Posted in mid-June, the TikTok has received millions of views. Bewicke revealed how she freezes an egg in its shell, then takes it out, slices it up, fries the slices, and gives them to her toddler.
“It creates really cool mini-eggs,” noted Bewicke. “My toddler absolutely loves it and I hope your kids do, too.”
Users commented “OMG I can’t wait to try this,” and “This is so cool!”
And while viewers went crazy for the mini-eggs, experts warn they present a food safety danger to kids.
“When raw eggs are frozen in their shells and then reheated from frozen, they may not reach a high enough temperature to cook thoroughly,” explains Whitney Casares, M.D., M.P.H., F.A.A.P, creator of Modern Mommy Doc and author of The Working Mom Blueprint: Winning at Parenting Without Losing Yourself.
“As a result, parts of the egg may still be raw, increasing the risk for salmonella poisoning when eaten.”
A spokesperson for the USDA Food Safety and Inspection Service (FSIS) agreed, revealing how freezing eggs in their shell can cause the shell to crack, which in turn would allow for bacteria exposure.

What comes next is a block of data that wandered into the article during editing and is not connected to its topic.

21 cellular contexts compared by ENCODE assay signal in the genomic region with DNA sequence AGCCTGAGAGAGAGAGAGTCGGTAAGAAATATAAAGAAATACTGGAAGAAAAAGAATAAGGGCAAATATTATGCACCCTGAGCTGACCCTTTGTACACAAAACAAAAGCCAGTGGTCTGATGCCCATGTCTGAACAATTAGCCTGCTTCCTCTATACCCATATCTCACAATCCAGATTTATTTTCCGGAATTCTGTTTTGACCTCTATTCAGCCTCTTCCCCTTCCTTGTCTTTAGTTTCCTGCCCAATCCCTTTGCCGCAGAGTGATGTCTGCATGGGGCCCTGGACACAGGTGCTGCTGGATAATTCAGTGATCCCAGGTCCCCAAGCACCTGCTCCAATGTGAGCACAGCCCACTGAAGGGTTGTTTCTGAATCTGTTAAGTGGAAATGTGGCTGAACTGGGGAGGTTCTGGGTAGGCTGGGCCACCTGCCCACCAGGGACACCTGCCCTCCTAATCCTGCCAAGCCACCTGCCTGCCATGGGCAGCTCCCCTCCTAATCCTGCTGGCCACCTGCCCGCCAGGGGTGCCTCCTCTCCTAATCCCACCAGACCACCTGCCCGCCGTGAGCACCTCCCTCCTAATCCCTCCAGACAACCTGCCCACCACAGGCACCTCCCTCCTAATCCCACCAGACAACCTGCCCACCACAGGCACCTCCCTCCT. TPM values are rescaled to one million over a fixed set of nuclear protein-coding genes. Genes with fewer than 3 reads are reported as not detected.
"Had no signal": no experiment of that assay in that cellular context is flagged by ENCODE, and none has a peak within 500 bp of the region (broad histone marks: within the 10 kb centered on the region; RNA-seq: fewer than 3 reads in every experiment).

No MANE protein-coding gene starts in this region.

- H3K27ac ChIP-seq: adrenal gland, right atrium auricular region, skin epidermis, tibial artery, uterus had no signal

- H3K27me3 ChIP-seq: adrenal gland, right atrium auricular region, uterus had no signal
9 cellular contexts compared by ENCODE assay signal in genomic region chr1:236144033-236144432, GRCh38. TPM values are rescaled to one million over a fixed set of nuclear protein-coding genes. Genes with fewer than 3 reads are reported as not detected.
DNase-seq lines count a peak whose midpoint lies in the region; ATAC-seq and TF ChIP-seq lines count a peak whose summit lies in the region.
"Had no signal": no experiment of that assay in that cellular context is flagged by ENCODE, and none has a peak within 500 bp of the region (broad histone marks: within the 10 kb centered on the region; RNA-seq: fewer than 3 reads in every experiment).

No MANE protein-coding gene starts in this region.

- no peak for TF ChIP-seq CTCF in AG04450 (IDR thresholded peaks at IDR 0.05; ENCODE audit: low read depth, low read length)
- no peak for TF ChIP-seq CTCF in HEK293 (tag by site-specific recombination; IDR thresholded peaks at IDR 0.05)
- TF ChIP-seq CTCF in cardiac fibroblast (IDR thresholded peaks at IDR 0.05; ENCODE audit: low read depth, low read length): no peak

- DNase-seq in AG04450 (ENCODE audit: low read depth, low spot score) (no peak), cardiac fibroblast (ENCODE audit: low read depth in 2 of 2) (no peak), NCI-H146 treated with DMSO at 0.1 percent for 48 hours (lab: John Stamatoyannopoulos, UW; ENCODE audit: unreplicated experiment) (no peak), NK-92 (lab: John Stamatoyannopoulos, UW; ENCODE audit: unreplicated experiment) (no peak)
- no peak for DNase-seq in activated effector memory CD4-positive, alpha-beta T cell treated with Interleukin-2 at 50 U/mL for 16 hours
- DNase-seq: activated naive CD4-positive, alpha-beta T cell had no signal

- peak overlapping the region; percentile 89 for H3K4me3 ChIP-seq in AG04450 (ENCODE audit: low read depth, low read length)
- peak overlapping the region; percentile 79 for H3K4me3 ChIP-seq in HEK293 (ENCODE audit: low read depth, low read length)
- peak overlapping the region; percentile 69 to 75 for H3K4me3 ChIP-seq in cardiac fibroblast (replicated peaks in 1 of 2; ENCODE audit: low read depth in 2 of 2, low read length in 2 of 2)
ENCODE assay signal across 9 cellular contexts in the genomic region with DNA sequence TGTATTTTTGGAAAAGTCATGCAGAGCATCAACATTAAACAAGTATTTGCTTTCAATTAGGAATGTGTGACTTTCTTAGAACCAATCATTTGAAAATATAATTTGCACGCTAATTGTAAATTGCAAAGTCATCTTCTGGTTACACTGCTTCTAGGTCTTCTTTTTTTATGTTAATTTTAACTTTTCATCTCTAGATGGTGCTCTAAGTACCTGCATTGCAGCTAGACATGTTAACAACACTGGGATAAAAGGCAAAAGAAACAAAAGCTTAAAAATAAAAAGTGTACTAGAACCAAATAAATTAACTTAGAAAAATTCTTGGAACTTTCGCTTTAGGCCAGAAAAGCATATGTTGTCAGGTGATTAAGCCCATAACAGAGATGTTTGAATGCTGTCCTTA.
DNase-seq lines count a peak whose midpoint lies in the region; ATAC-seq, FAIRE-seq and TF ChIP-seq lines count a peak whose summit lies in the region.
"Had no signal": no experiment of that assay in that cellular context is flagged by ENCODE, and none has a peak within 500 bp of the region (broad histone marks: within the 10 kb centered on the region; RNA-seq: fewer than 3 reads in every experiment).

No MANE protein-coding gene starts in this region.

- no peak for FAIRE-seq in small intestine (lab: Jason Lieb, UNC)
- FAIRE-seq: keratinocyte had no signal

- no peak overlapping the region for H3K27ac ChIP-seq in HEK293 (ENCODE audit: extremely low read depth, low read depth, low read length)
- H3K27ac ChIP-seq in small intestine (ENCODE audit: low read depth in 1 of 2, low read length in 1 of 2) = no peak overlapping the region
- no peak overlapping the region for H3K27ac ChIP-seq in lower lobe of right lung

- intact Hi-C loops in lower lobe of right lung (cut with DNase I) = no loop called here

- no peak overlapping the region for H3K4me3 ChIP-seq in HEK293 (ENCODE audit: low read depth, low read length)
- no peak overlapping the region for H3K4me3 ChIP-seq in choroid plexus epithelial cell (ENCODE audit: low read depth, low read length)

FSIS recommends that parents follow the four steps to food safety, making sure to wash hands, clean and sanitize all utensils used, and fully cook an egg until the white and yolk are firm.
Dr. Casares believes in a safer alternative to this TikTok trend: a hard-boiled egg.
In addition, she warns parents to be cautious when following TikTok trends that involve preparing cooking raw foods such as meat or eggs, adding, “Since the original TikTok creators aren’t necessarily medical or nutrition professionals, their suggestions for food preparation could lead to unintended health consequences.”
What are some eggy-foods you can absolutely throw in the freezer without the risk of you (or your little one) getting sick? Raw egg whites, raw egg yolks, raw whole eggs that have been removed from the shell and whisked and/or cooked mixed egg dishes like breakfast casseroles or quiches.
And remember after you thaw your eggs to fully cook them to 160°F (71°C) before eating to reduce the risk of foodborne illness (2Trusted Source).
With a background in the creative and educational fields, Amelia Finefrock is freelance writer, singer-songwriter and nanny based in Chicago.
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